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Before and during the Lunar New Year, many Chinese people decorate their houses in red

Photo: Andy Wong / AP

“Dinner for One”, raclette and flying champagne corks: This is how many Germans welcome the New Year. In China, however, New Year's Eve only plays a minor role. Instead, the residents of the country of 1.4 billion celebrate the New Year on a different date according to the traditional lunar calendar.

The new year in 2024 begins on February 10th. Here you can find out why the traditional holiday is so important for many Chinese people and why it always falls on a different day.

What is Chinese New Year?

Chinese New Year is the most important traditional holiday in the People's Republic. Preparations begin long before the date, which this year falls on February 10th. The New Year is usually celebrated exclusively with the family, which is why hundreds of millions of people travel to visit their relatives around the festival. In 2023 alone, the Ministry of Transport forecast more than two billion journeys in the weeks around the holidays. It is not for nothing that it is considered “the largest annual migration of peoples in the world.” The New Year celebration is also known as the “Spring Festival” or “Lunar New Year” and – as in this country – is rung in with fireworks, especially in the countryside. In large cities like Beijing this is prohibited for security reasons.

Each year is also assigned a new animal sign: The inhabitants of China are therefore heading towards the Year of the Dragon, which means that the Year of the Rabbit is completed. The dragon is considered popular; it represents luck, intelligence and wealth. A total of twelve different animal signs alternate (rat, buffalo, tiger, rabbit, dragon, snake, horse, goat, monkey, rooster, dog, pig). The Chinese wish for success and happiness in the New Year, and gifts also play a role. It is not uncommon for red envelopes containing money to be given away.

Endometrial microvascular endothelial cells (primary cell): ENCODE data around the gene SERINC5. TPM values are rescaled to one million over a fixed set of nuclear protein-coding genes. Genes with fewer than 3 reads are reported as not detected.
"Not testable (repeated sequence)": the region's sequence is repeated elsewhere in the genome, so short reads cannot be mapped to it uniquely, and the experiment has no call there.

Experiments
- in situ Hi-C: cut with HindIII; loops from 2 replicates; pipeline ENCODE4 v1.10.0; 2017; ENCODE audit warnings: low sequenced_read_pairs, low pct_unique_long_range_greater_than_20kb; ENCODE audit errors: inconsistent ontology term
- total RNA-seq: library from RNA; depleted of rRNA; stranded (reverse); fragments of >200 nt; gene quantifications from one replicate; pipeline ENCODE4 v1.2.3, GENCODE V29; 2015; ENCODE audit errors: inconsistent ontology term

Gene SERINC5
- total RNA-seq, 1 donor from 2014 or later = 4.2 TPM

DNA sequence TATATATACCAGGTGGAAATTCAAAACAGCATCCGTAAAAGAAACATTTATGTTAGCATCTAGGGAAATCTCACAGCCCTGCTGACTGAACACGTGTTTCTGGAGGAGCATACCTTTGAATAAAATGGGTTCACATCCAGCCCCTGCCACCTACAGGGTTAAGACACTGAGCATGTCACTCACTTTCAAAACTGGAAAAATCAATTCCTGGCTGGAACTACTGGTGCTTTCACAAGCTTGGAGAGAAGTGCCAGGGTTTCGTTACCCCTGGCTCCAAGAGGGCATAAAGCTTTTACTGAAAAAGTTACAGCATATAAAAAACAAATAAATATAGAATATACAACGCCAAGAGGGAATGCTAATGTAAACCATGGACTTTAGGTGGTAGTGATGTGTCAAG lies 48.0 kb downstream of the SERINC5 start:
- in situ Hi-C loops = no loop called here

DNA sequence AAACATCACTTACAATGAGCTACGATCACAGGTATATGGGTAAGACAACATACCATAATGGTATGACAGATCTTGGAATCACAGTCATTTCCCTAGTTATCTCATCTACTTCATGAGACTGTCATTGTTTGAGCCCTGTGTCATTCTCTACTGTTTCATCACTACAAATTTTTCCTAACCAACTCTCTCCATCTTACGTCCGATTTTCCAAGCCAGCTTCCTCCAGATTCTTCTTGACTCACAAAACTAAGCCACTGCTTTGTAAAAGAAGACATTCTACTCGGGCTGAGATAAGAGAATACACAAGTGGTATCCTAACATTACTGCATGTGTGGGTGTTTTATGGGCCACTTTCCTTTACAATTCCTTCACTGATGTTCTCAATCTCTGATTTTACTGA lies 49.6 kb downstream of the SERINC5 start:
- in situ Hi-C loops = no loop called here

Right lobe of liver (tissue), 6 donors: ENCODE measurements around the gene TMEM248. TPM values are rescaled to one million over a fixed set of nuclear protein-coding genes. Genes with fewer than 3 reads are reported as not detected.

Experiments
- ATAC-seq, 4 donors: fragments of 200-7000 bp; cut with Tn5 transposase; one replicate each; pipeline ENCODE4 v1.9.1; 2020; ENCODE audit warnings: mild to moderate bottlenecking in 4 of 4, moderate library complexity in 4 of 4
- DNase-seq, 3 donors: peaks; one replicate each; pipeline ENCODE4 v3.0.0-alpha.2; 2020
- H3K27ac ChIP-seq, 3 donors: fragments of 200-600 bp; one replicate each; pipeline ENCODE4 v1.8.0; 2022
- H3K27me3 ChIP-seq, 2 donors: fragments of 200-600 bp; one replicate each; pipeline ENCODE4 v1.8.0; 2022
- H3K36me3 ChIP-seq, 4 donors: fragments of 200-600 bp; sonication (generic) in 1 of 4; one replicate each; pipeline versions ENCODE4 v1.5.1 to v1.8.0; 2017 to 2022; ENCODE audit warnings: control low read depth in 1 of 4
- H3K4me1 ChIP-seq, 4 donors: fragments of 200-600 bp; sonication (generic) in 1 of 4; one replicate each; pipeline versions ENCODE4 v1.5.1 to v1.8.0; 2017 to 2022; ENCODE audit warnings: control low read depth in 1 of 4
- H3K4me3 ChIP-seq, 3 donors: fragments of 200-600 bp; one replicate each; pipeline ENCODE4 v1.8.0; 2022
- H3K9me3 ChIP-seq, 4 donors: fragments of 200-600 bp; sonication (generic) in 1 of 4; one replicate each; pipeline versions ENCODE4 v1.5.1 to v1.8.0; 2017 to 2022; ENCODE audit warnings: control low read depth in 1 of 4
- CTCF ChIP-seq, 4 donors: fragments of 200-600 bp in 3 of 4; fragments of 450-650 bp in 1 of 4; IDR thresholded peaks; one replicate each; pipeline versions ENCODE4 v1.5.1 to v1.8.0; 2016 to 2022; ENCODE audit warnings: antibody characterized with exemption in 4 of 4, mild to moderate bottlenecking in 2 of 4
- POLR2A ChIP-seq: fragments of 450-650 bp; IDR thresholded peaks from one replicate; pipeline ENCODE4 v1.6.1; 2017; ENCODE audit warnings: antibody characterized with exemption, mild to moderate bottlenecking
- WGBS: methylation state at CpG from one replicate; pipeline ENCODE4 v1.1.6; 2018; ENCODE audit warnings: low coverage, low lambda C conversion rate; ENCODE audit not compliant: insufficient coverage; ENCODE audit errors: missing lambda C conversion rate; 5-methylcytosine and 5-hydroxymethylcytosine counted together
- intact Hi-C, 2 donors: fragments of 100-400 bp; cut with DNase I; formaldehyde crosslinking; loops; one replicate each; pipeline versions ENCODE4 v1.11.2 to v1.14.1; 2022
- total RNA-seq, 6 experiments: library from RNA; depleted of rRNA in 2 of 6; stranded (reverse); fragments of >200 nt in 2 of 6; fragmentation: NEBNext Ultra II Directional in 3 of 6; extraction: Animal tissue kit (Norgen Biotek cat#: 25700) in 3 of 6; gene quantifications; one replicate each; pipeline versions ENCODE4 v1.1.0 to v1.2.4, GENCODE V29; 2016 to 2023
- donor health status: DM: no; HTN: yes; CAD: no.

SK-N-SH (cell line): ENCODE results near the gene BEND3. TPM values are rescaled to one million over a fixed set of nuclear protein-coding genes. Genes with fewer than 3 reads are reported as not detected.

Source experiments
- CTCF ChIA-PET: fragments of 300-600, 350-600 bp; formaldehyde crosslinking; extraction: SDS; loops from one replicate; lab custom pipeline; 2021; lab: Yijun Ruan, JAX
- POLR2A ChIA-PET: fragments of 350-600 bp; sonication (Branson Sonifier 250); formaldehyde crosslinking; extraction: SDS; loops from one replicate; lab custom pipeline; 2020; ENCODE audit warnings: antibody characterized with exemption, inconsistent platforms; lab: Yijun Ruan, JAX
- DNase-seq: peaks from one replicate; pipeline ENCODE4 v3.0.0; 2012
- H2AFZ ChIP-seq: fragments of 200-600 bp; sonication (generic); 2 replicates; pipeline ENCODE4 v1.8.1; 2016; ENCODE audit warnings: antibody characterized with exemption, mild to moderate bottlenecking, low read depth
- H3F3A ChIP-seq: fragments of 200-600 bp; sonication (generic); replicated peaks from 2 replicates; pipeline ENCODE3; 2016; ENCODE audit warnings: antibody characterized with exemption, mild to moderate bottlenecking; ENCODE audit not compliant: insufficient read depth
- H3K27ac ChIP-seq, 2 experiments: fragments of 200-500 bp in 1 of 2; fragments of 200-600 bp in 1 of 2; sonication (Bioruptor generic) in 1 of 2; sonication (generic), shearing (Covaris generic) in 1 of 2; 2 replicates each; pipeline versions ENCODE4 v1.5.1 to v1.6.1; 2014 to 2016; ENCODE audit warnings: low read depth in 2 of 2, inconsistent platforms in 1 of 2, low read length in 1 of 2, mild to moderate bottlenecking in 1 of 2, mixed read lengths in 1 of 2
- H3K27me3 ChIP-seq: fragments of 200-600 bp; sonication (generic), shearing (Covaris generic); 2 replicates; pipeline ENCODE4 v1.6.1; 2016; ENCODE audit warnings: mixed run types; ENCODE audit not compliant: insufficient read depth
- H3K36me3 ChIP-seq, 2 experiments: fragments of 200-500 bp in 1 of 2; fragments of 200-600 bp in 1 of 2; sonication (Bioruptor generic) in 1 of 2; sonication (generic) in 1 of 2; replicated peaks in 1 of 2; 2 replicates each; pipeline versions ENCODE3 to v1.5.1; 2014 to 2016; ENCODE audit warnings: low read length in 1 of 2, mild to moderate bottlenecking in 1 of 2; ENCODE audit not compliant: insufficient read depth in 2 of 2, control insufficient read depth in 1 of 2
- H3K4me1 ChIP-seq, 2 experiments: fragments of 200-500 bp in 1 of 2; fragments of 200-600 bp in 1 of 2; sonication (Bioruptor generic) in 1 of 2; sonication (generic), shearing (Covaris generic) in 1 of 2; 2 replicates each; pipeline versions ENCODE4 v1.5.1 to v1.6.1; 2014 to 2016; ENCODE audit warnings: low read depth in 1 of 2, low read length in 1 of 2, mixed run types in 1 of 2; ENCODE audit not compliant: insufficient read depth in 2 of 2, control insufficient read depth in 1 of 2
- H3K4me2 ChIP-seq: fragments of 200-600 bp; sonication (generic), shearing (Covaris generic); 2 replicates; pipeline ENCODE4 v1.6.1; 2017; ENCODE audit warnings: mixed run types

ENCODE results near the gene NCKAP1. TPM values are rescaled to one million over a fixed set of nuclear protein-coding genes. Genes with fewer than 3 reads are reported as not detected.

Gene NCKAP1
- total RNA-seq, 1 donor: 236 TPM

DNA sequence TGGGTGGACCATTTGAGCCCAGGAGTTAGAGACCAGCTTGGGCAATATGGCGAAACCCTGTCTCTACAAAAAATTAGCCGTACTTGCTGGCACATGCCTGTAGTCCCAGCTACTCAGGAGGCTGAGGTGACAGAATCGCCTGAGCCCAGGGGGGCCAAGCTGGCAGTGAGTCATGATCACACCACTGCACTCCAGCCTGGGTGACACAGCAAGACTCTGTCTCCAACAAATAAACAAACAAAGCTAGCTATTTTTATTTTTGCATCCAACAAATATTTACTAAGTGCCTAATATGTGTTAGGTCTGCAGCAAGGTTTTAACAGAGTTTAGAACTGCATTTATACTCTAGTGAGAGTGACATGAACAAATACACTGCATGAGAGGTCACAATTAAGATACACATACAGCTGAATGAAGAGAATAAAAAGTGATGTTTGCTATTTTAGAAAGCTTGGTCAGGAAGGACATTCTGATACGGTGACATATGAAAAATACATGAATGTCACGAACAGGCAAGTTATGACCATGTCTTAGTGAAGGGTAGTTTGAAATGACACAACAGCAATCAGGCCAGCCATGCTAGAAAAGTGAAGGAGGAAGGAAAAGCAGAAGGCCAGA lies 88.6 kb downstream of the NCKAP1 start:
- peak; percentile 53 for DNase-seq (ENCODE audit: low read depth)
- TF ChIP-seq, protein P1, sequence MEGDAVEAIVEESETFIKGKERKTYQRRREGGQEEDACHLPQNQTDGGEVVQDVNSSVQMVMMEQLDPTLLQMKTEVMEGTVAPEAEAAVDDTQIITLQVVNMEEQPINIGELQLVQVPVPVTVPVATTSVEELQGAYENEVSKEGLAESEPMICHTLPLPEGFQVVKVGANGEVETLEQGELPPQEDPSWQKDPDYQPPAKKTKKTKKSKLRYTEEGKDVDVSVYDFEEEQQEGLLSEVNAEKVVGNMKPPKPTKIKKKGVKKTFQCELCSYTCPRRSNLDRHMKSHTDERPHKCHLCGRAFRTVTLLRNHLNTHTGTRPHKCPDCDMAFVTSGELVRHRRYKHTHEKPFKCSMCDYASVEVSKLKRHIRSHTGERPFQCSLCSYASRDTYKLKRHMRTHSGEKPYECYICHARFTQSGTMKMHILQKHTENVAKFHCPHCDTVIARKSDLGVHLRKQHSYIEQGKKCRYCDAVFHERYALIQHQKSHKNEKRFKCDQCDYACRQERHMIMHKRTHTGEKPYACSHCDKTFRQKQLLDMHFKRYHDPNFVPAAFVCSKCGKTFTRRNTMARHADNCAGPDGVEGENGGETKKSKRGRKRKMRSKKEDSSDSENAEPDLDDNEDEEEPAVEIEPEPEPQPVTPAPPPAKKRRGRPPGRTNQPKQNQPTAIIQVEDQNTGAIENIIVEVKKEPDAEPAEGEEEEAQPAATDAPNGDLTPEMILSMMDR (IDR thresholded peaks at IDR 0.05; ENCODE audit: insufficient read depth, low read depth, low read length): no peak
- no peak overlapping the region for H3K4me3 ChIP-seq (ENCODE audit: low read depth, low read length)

How long does it take?

The Chinese New Year begins on the first day of the Chinese calendar and traditionally ends on the 15th day with the so-called Lantern Festival (also called the “Yuanxiao Festival”). Various customs and rituals extend throughout the entire period, which can vary from region to region. Families celebrate the evening before New Year's Day with a large meal, often serving dumplings called "Jiaozi." They are said to be reminiscent of ancient coins and bring wealth. The first six days of the New Year are public holidays and all shops remain closed during this period.

But things get particularly interesting in the weeks before the festival: Because a dangerous monster that, according to legend, terrifies China once a year is frightened away by the colors red and gold, many Chinese people decorate their houses in these colors . Typical New Year's decorations are red paper strips at house entrances and red glowing lanterns.

Why does it always fall on a different day?

The date of the New Year is based on the traditional Chinese lunar calendar and falls on a different day each year. However, it always takes place between January 21st and February 21st. The dates for the coming years at a glance:

  • January 29, 2025 (Year of the Wood Snake)

  • February 17, 2026 (Year of the Fire Horse)

  • February 6, 2027 (Year of the Fire Goat)

  • January 26, 2028 (Year of the Earth Monkey)

  • February 13, 2029 (Year of the Earth Rooster)

  • February 3, 2030 (Year of the Metal Dog)

Is Chinese New Year only celebrated in China?

No, Chinese New Year is celebrated worldwide. Outside China, it is particularly popular in Taiwan, South Korea, Vietnam and the southern Japanese prefecture of Okinawa. It is celebrated in all countries where many Chinese live. These also include Thailand, Singapore, Malaysia, Indonesia and the Philippines. Outside Asia, residents of Chinatowns in New York, London and Sydney also take part in traditional rituals.